The Potential of Virtual Reality in the Health Sector
The great impact of technological innovation in healthcare
Healthcare is, without doubt, one of the areas in which the technology gap displays its gravest and most inhumane aspects. It is the people and countries with fewer opportunities that would get most benefit from it, and yet they, in particular, are the ones who have most difficulty in accessing it. But increasingly, social innovators are striving to bring technological healthcare solutions to everybody in every corner of the world.. In fact, a brief internet search will bring up examples of how the apps and mobile solutions that are revolutionizing access to healthcare have multiplied over recent years. Technology enables the cost of healthcare to be reduced and to transform the way in which it is provided. One of the most successful technologies applied to social innovation in the health sector has definitely been virtual reality. While the best known uses are focused on the video game industry, this technology is already being adapted for many other industries at a fraction of the original costs.
In the health sector, perhaps the best known use of Virtual Reality is in the training of healthcare staff. It is precisely the lack of trained doctors and, above all, difficulties in keeping their medical knowledge up to date, that represent the basic limitations for many healthcare systems. Virtual reality enables continuous training to be provided to healthcare professionals, primarily surgeons, in a less expensive and decentralized way. This implies that a surgeon in a remote corner of the world with difficult access to medical schools can keep abreast of developments in their field by taking classes from either Harvard or London.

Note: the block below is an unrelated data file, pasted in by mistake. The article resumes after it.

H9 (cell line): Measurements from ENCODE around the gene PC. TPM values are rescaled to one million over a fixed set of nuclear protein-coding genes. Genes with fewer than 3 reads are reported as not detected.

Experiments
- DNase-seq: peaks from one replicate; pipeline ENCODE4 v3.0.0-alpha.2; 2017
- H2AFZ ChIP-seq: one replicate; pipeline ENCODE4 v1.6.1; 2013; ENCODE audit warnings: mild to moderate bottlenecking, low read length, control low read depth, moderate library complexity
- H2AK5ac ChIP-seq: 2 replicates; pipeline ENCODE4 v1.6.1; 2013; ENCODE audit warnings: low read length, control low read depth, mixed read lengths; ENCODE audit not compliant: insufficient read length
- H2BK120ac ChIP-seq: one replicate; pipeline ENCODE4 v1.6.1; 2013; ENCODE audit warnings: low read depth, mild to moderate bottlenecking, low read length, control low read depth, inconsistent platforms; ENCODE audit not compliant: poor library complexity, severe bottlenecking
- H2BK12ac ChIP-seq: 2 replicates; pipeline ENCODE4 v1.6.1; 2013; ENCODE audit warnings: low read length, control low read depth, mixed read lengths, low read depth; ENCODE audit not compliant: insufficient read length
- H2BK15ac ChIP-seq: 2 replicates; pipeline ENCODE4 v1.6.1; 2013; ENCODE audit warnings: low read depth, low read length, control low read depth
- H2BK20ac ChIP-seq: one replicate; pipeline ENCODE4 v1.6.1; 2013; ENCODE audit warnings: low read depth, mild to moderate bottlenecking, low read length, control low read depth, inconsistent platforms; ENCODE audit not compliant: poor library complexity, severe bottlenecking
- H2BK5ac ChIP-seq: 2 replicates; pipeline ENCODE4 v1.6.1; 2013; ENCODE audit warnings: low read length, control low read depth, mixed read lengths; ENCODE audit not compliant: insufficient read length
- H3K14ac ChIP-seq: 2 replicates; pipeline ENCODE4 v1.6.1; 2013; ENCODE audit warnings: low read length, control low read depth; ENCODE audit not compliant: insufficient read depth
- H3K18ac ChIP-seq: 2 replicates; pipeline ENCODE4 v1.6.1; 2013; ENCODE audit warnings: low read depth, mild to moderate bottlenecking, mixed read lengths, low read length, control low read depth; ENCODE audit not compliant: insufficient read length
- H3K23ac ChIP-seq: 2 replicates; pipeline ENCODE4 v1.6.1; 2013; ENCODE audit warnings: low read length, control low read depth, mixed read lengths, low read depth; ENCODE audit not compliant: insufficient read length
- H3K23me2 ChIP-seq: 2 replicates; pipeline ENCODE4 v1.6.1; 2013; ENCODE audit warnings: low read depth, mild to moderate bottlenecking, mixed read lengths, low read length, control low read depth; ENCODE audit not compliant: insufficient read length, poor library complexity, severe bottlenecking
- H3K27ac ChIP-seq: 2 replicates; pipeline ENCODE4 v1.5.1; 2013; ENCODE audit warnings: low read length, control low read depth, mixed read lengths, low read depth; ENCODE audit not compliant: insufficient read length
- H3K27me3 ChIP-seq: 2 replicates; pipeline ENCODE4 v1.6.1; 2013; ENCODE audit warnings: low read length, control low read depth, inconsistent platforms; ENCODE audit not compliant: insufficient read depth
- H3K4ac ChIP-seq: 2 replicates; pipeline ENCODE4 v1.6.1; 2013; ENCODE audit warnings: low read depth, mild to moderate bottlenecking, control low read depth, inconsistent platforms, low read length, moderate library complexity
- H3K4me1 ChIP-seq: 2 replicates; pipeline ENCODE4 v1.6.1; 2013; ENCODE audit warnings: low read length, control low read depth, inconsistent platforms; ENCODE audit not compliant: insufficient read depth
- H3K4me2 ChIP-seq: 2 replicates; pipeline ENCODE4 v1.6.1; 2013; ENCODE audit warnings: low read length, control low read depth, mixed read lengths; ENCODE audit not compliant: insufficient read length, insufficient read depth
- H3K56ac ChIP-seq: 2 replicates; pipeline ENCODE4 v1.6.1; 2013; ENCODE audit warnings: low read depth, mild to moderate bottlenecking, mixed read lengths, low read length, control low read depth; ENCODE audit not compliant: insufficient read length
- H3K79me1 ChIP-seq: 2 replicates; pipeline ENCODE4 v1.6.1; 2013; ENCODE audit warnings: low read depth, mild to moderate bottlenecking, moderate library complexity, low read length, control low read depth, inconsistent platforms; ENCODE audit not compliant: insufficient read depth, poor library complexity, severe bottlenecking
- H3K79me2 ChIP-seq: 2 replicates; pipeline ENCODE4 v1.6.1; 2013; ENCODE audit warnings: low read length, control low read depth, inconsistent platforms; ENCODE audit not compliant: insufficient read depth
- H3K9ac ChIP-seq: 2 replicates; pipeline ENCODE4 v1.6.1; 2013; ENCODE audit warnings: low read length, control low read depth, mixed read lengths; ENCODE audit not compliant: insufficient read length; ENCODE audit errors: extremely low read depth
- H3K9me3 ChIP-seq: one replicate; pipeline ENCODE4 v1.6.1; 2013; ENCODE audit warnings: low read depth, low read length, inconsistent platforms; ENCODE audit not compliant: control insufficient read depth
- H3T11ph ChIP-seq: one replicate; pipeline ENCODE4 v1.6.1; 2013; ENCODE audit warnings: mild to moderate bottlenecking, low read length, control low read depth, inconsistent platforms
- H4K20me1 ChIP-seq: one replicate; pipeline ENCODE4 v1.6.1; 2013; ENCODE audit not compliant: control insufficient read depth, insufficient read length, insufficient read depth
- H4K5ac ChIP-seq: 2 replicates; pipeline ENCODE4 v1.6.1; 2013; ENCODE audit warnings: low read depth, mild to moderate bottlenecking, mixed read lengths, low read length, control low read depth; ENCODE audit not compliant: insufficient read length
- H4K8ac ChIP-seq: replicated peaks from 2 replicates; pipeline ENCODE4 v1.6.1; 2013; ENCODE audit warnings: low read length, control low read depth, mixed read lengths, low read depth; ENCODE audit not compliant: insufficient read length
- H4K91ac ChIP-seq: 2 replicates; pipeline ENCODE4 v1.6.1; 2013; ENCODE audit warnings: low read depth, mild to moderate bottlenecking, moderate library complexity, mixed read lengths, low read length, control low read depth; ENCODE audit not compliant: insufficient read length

Virtual reality also has many applications in thetherapeutic field. There are very successful results of its use in patients undergoing painful procedures such as treatments for burns during which, thanks to virtual experiences, their resistance to pain is improved. It has also been used for years now in treating people with Post-Traumatic Stress Disorder and research is being done into its use for Alzheimer patients or for phantom limb pain after amputation. But on the question of health, our state of mind and attitude also play an important part. Why not use technology to improve them? This is what happens, for example, in our social innovation project ‘Voluntechies’. This group of young people bring new technologies such as virtual reality to the people most in need of them, so that they forget for a moment the reality they are going through. An example of this are the workshops being run for hospitalized children which fool the senses so that the youngsters can escape from hospital for a moment through experiences that allow them to discover the seven wonders of the world, paint in outer space, drive a sports car or sail across the ocean.
As the infrastructure on which Virtual Reality is based is made more efficient, we will see what other solutions this field can offer. But for Virtual Reality to reduce the technology gap rather than increasing it, it will be necessary to rely on committed people who make the effort to design schemes that make is accessible to everyone.